Tuesday 3 May 2011
Professor Glenn Wilson
“I was nauseous and tingly all over. I was either in love or I had smallpox.” (Woody Allen).
The symptoms of love have much in common with mental illness - obsession, mania, depression, sleeplessness, loss of appetite, etc. Italian researchers have shown a serotonin deficit in people describing themselves as “in love” that is comparable to that seen in obsessional-compulsive disorder (Marazziti et al, 1999). Tallis (2005) agues that love is a form of madness devised by evolution to overcome the rational controls that might allow our advanced brains to sabotage reproductive instincts through the exercise of restraint. This is why love echoes mental illness in so many ways and why irrationality is often taken as the measure of love. As Somerset Maugham put it, “love is the dirty trick played on us to achieve continuation of the species”.
Lovesickness was recognised by the ancient physicians as far back as the third century BC. Cases are described in which a patient’s physical illness was traced to concealed love by noting that a faster pulse and other signs of agitation would appear in the presence, or mention of, the love object. Medical historians consider this an early example of psychosomatic medicine and lie detection (Mesulam & Perry, 1973).
If being in love is painful, then how much more so is it when it is unreciprocated or when the relationship breaks up?
Daily Mail writer Mandy Appleyard describes her experience as follows (31/3/11): “My misery following the split took me by surprise. It was intense…In tears and blinded by anxious headaches, I imagined him laughing at my gullibility. My emotional pain became physical, twisting knots in my neck and shoulder muscles that left me in agony. I felt flat, foolish, and tormented by the thought that he had deceived me…I bored friends rigid with a forensic analysis of our relationship and its demise. I even rang a private detective with a view to recruiting his services…”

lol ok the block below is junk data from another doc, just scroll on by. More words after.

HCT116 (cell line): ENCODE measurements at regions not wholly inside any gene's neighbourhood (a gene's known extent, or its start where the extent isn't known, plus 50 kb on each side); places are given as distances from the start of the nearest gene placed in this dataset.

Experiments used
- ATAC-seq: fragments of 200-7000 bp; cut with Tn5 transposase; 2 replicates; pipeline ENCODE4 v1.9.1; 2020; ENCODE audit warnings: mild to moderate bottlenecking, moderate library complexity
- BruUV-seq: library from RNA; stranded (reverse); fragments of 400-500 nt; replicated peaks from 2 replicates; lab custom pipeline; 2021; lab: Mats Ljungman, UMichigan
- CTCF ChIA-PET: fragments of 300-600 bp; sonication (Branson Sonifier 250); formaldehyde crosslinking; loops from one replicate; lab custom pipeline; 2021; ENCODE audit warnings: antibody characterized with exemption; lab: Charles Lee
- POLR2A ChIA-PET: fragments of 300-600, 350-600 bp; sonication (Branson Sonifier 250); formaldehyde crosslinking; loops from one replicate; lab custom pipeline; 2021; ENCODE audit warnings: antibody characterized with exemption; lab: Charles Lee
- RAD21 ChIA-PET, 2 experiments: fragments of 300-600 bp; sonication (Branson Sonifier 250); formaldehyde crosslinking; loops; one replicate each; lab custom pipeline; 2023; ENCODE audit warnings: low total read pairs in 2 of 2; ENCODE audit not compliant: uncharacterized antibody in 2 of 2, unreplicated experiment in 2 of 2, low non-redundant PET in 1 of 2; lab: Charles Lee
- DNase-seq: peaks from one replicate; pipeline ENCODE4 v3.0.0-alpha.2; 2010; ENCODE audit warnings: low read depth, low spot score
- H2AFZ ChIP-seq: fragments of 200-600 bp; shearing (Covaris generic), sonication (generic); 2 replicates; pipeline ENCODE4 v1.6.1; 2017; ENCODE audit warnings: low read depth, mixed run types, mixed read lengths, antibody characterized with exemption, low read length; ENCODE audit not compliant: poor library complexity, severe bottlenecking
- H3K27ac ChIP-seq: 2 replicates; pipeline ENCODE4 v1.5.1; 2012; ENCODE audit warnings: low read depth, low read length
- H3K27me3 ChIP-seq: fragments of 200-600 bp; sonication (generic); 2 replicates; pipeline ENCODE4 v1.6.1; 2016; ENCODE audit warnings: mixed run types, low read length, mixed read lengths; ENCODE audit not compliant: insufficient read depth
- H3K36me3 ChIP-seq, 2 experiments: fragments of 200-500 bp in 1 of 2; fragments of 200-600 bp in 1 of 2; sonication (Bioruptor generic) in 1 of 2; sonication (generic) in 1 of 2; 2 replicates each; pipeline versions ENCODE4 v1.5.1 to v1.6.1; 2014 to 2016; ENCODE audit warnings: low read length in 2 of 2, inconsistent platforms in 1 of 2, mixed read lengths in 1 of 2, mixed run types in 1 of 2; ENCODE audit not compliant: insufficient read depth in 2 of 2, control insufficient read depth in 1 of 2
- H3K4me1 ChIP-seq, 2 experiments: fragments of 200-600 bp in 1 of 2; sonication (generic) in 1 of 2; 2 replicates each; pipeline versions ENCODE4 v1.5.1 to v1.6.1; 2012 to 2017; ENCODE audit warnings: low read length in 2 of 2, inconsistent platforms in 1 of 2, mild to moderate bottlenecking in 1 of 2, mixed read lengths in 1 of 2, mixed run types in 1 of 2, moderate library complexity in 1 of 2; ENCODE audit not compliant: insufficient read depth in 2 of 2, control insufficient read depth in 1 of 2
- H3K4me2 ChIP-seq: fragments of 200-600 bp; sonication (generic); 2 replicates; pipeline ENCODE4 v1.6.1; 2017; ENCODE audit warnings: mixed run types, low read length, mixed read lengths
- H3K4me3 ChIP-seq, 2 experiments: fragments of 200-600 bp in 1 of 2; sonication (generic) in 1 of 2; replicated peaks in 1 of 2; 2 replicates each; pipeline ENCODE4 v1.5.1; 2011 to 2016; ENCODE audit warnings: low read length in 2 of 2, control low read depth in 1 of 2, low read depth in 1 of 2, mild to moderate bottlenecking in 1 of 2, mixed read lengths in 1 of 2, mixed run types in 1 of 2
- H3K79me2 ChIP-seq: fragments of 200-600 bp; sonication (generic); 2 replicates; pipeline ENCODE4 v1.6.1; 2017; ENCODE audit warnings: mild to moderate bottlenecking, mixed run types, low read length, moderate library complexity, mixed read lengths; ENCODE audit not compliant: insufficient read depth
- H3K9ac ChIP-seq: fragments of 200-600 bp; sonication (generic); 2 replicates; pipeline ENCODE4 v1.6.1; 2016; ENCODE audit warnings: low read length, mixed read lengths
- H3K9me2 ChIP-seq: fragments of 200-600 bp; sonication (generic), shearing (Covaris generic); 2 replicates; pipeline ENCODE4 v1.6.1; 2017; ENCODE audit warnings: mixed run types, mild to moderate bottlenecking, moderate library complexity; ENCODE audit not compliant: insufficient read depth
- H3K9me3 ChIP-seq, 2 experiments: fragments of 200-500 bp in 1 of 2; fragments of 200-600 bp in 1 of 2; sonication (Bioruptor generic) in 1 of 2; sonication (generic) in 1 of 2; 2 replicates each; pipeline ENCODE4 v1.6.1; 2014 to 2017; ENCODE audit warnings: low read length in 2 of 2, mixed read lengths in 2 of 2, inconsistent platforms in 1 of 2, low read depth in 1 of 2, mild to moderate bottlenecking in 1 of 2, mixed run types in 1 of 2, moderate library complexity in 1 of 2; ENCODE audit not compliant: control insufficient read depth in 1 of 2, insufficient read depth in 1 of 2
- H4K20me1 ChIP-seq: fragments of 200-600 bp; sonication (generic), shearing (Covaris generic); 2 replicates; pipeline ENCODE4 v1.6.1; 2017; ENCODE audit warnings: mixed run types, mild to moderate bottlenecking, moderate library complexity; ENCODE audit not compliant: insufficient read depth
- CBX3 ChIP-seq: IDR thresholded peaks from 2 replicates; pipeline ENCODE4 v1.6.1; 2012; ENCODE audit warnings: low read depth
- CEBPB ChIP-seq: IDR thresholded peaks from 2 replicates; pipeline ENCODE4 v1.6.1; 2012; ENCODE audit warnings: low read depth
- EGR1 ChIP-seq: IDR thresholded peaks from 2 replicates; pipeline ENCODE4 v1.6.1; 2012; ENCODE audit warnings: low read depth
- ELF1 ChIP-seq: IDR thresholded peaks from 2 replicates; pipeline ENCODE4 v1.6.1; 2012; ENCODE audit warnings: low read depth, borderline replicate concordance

Rejection in love is a common source of distress. Around 40% of people rejected by a partner experience measurable depression - 12% moderate to severe (Mearns, 1991). Some commit suicide or homicide (Meloy & Fisher, 2005). In a brain-scanning study of men and women recently rejected in love, Fisher et al (2010) found that looking at a picture of the ex-lover evoked a variety of feelings such as love and despair as well as good and bad memories. Brain activation was observed in areas concerned with gains and losses, craving and emotion regulation (e.g. ventral tegmental area, ventral striatum, orbitofrontal cortex and cingulate gyrus). These mesolimbic reward systems and forebrain motivational areas are much the same as those activated in reciprocated love and addiction to substances like cocaine. This may have been because the participants were still “in love” with the partner who had rejected them and keen to win them back.
Kross et al (2011) used brain scans to demonstrate that the agony of unrequited love activates brain regions more usually activated by physical pain, such as a hot probe pressed against their arm. Volunteers reported that breakup thoughts were just as painful as the probe. Apparently, “love hurts” quite literally.
Hurt feelings can lower the heart rate. Moor et al (2010) had volunteers send in photographs of themselves that were supposedly evaluated by others. Their heart-rate was then monitored by ECG while they looked at the faces of others who supposedly liked/disliked them. Heart rate fell in anticipation of feedback, but it fell even more and was slower to return to normal when they were told that the target person disliked them. This was especially so if they had not expected the other person to reject them. Thus, even in this minor form, the experience of heartbreak has measurable effects on our autonomic nervous system. Lowering of HR is an approximation to parasympathetic fainting or shock, an “I give up” response that connects with depression.